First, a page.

It was in asking Jesus how He kept from destroying the people who not only eagerly sought to destroy Him, but actually taunted Him to destroy them, that I better understood the choice to love.
People walked by and insulted Jesus and shook their heads, saying, “You said you could destroy the Temple and build it again in three days. So save yourself! Come down from that cross if you are really the Son of God!” ~ Matthew 27:39-40
I thought my faith journey would only produce more love, joy, peace and wisdom. The world teaches that love is a soft thing – warm, cuddly, tender, weak. Perhaps those who bask in the labor of someone else’s love experiences warmth and softness, but those who labor to love… well we weather tempestuous storms, debilitating uncertainty and endure heart-breaking on-the-job training. We don’t immediately see the benefits of the humiliation, shame, loneliness, sadness, abuse or temptations that hammer at us throughout the workday. But when we get to a certain point on our walk, we are able to look back and see where one humiliation prepared us for the next… until humiliation was no longer a concern. We see how shame shrouded us in darkness… until we decided to cast off the weight of shame and expose ourselves to more light. We can look back and see how loneliness felt excruciating for a time… but it was only in our aloneness that we were able to draw closer to God. There is a reason for everything connected to our life. There is a purpose for each season we are presented with on our journey. Keep walking. Keep trusting our Lord and Savior. Choose to love by continually choosing to receive the Love presented to you.
Every year at the time of Passover the governor would free one prisoner whom the people chose. At that time there was a man in prison, named Barabbas, who was known to be very bad. When the people gathered at Pilate’s house, Pilate said, “Whom do you want me to set free: Barabbas or Jesus who is called the Christ?” Pilate knew that they turned Jesus in to him because they were jealous.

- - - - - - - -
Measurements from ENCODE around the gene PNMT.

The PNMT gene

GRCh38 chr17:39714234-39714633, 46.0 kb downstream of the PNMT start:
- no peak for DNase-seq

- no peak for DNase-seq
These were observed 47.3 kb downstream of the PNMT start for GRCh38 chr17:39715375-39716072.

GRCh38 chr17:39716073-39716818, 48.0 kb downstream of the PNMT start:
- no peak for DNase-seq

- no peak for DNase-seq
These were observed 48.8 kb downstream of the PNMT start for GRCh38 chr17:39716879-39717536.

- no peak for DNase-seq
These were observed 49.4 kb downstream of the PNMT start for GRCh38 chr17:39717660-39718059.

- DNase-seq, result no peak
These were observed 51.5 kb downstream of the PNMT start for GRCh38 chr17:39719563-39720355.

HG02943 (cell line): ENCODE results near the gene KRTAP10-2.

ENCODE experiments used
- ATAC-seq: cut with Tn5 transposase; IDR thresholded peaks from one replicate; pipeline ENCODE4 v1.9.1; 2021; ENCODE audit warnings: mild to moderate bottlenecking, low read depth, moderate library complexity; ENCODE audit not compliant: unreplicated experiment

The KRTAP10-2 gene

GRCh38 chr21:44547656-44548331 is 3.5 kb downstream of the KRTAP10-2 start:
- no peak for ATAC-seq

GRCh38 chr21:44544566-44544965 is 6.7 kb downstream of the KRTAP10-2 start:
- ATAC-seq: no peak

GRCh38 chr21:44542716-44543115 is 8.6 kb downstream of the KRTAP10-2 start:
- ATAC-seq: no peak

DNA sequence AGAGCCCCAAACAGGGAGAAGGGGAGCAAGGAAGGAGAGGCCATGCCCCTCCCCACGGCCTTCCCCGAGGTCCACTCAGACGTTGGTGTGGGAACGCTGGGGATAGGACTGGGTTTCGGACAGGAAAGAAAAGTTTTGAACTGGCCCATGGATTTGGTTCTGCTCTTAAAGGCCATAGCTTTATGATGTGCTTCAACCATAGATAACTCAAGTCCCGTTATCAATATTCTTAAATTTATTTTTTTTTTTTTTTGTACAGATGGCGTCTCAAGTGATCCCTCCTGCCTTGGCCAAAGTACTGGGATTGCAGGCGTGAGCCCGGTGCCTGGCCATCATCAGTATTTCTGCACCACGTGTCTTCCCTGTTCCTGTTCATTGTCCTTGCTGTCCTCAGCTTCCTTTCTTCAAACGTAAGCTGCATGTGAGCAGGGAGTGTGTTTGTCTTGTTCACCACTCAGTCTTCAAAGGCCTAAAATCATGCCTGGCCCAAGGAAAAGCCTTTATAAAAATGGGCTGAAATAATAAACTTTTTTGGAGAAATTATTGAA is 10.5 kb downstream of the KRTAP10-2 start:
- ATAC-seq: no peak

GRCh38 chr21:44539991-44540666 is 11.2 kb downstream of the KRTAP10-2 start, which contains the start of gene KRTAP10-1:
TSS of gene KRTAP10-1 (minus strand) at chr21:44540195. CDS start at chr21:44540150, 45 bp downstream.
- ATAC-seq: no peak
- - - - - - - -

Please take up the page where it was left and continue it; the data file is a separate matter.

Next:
While Pilate was sitting there on the judge’s seat, his wife sent this message to him: “Don’t do anything to that man, because he is innocent. Today I had a dream about him, and it troubled me very much.”
But the leading priests and elders convinced the crowd to ask for Barabbas to be freed and for Jesus to be killed.
Pilate said, “I have Barabbas and Jesus. Which do you want me to set free for you?”
The people answered, “Barabbas.”
Pilate asked, “So what should I do with Jesus, the one called the Christ?”
They all answered, “Crucify him!”
Pilate asked, “Why? What wrong has he done?”
But they shouted louder, “Crucify him!”
When Pilate saw that he could do nothing about this and that a riot was starting, he took some water and washed his hands in front of the crowd. Then he said, “I am not guilty of this man’s death. You are the ones who are causing it!”
All the people answered, “We and our children will be responsible for his death.”
Then he set Barabbas free. But Jesus was beaten with whips and handed over to the soldiers to be crucified. ~ Matthew 26:15-26